Saudi Arabia’s rivalry with Iran is further destabilizing the Middle East



The Crown Prince of Saudi Arabia Mohammed bin Salman, on the right, meets with the Lebanese Prime Minister Saad Hariri in Riyadh, Saudi Arabia on October 30, 2017. (AP Photo / Dalati Nohra)

The increasingly erratic behavior of Saudi Arabia has raised questions around the world. After decades in which Riyadh kept a low profile and mainly intervened in world affairs by using its oil wealth, the Saudi military and intelligence machine is now conducting a brutal war in Yemen, has put the small Qatar boycott, has He tried to destabilize Lebanon, licking his wounds from defeat in Syria, and is cultivating potential clients in Iraq. At the same time, Crown Prince Mohammed bin Salman is concentrating power in his own hands. The common denominator here is the competition of the Saudi elite with Iran for the position of regional hegemon.

The influence of Iran has gone from almost zero in the 1990s to the predominant one in the eastern confines of the Middle East today. The gently rebellious Shiite Houthi organized a coup in Yemen in 2014 and deepened their control over the country the following year. That was mainly a local development, but Riyadh projected his Iranophobia on him. The pro-Iranian Hezbollah partisan militia in Lebanon has dominated the national unity government of that country since 2016. Another Iranian client, the Baath regime of Bashar al-Assad, seems to have won the civil war in Syria, and the Saudi cat's paw there, the extremist army of Islam, has been defeated. Saudi influence in Iraq evaporated after the majority of Sunni Arab majority provinces united to join the "caliphate" of ISIL in 2014, and were later conquered by the central government army and its auxiliary Shiite militias. While Tehran's relationship with Palestinian Hamas has been shaken since 2011, the two appear to be on the road to recovery.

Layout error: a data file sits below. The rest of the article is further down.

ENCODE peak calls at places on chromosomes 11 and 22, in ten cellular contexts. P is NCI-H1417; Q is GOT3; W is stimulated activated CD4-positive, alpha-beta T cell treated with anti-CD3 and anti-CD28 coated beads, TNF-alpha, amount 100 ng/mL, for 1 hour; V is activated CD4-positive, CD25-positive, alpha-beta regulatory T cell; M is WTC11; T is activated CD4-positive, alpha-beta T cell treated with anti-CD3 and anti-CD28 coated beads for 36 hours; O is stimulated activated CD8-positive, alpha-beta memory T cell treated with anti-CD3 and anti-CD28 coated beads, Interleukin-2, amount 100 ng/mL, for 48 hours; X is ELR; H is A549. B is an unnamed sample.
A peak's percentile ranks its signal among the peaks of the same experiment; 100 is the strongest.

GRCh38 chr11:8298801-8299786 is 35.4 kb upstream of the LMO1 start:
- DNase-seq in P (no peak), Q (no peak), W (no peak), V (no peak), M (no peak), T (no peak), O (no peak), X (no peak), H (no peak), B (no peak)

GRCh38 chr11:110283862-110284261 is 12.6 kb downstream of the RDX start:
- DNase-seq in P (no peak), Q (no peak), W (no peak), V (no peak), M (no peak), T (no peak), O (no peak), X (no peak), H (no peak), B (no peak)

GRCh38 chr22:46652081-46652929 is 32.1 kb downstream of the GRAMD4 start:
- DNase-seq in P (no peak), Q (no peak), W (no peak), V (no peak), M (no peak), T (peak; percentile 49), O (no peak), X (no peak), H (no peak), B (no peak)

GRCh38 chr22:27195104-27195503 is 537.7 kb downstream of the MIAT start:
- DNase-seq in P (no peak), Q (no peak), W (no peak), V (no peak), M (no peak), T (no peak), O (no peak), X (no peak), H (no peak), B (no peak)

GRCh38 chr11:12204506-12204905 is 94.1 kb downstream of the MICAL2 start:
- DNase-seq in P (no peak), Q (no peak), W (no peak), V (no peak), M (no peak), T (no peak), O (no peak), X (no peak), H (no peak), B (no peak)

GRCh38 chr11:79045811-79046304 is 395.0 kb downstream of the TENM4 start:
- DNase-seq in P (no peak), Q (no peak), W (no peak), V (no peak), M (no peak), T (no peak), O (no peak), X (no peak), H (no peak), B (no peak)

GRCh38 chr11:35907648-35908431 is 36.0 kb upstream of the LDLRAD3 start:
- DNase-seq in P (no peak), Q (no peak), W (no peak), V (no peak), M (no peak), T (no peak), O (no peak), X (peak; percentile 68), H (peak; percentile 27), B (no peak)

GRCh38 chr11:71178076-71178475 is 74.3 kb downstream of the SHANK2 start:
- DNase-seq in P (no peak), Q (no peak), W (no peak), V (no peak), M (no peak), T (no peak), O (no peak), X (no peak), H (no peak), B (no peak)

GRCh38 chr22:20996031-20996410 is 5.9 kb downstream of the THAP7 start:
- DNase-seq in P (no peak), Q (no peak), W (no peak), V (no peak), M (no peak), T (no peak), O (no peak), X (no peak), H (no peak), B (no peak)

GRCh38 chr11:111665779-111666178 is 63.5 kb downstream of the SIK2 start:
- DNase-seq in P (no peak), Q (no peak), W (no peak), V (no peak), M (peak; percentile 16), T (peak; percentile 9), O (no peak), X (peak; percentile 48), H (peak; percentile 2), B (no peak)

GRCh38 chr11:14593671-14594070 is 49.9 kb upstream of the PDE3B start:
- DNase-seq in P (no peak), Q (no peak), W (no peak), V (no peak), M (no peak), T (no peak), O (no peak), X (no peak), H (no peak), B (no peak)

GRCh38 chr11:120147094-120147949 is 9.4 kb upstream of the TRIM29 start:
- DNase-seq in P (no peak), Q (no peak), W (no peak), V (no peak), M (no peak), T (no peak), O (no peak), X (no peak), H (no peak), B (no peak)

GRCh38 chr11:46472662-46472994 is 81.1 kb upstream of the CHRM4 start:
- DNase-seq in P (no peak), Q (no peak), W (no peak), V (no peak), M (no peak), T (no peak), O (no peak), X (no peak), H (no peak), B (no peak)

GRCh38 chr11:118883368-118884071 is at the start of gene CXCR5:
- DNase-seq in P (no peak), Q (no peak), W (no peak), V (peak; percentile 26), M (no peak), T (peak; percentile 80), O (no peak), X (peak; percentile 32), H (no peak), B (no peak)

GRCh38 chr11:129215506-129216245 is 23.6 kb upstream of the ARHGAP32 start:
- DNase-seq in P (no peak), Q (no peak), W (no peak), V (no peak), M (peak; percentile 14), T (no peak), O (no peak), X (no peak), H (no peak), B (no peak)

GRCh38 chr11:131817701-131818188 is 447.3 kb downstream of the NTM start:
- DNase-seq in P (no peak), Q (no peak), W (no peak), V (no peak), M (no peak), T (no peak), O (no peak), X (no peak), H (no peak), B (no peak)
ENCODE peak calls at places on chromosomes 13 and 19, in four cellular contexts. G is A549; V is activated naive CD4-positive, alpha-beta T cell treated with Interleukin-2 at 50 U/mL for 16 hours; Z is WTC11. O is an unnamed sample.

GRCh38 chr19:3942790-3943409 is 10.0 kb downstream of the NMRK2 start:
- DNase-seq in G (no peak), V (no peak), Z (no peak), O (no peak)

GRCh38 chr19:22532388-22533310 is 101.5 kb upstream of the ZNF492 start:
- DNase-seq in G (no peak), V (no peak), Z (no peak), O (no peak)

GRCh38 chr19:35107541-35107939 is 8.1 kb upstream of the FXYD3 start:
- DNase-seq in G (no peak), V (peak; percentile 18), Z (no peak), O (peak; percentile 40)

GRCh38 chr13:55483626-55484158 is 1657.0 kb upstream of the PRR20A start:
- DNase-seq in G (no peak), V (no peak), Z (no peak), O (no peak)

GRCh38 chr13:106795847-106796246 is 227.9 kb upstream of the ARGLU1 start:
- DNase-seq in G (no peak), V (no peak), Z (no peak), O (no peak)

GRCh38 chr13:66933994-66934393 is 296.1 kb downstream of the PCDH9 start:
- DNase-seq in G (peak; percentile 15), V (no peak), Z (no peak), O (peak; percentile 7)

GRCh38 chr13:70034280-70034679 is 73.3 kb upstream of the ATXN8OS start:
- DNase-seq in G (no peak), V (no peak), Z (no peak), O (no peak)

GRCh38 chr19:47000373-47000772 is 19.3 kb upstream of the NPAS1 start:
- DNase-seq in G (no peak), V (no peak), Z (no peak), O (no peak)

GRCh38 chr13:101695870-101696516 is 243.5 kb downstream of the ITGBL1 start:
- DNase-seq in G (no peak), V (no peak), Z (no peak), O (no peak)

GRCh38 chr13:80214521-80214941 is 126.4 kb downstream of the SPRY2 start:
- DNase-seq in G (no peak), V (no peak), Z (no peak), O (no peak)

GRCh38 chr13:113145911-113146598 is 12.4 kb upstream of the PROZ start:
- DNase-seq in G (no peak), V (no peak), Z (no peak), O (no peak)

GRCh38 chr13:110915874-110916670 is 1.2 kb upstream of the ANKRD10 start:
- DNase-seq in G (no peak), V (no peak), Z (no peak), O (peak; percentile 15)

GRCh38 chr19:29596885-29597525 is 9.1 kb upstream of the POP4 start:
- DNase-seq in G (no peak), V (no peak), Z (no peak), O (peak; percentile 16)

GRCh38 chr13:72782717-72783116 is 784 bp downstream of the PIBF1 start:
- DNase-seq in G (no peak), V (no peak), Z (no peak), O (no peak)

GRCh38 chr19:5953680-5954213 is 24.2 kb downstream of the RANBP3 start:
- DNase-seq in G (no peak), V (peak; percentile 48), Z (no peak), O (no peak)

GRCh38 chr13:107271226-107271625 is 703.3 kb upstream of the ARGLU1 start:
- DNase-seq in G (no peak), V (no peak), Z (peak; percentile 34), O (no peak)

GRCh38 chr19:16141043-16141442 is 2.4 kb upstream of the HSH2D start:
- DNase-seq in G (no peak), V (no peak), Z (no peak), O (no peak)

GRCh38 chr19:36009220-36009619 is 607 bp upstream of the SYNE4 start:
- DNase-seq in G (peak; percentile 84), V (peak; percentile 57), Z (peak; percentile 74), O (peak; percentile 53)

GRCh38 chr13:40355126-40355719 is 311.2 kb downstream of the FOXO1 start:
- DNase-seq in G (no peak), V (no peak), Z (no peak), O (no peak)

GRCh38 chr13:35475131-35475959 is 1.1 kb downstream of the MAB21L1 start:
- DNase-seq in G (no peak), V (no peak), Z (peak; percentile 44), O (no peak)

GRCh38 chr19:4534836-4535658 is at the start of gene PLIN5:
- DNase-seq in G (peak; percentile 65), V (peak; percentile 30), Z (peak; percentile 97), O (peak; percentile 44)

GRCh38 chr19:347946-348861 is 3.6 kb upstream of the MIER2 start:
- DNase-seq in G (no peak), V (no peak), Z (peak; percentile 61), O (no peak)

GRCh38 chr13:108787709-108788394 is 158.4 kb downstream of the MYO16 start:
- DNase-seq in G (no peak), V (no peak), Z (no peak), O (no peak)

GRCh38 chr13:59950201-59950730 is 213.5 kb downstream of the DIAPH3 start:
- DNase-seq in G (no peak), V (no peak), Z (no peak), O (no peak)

Saudi Arabia's fight against Iran has everything to do with nationalism and security and almost nothing to do with the economy. Both are oil states, both are in the Organization of Petroleum Exporting Countries (OPEC) and, therefore, are members of the same cartel. They are not competing for export markets. Iran's return to export oil freely after the Joint Comprehensive Action Plan or 2015 nuclear agreement has helped depress the price of oil, but so has the US oil shale production, and the latter has not caused tensions. between Riyadh and Washington. Rather, this is a nineteenth-century style contest about the territorial spheres of influence.

While it is not irrelevant that Iran is a declared Shiite state and Saudi Arabia has a hard-line Sunni Wahhabi government, the conflict is not primarily over religion. Iran supports the secular, socialist and atheist Baath government of Assad in Syria. Saudi Arabia supports the secular nationalist army in Egypt. Two Wahhabi states, Saudi Arabia and Qatar, are cornered, in part because of the question of whether they have right relations with Shia Iran, as Doha insists, or treating Tehran as a mortal enemy.

Saudi Arabia, a quarter as populous as Iran and lacking substantial infantry capabilities, can not face Iran head-on in a conventional conflict. While Saudi strategists saw what they saw as a threatening picture, they seem to have come to the conclusion that the only way they could stop Iranian influence in the region was to divide and rule.

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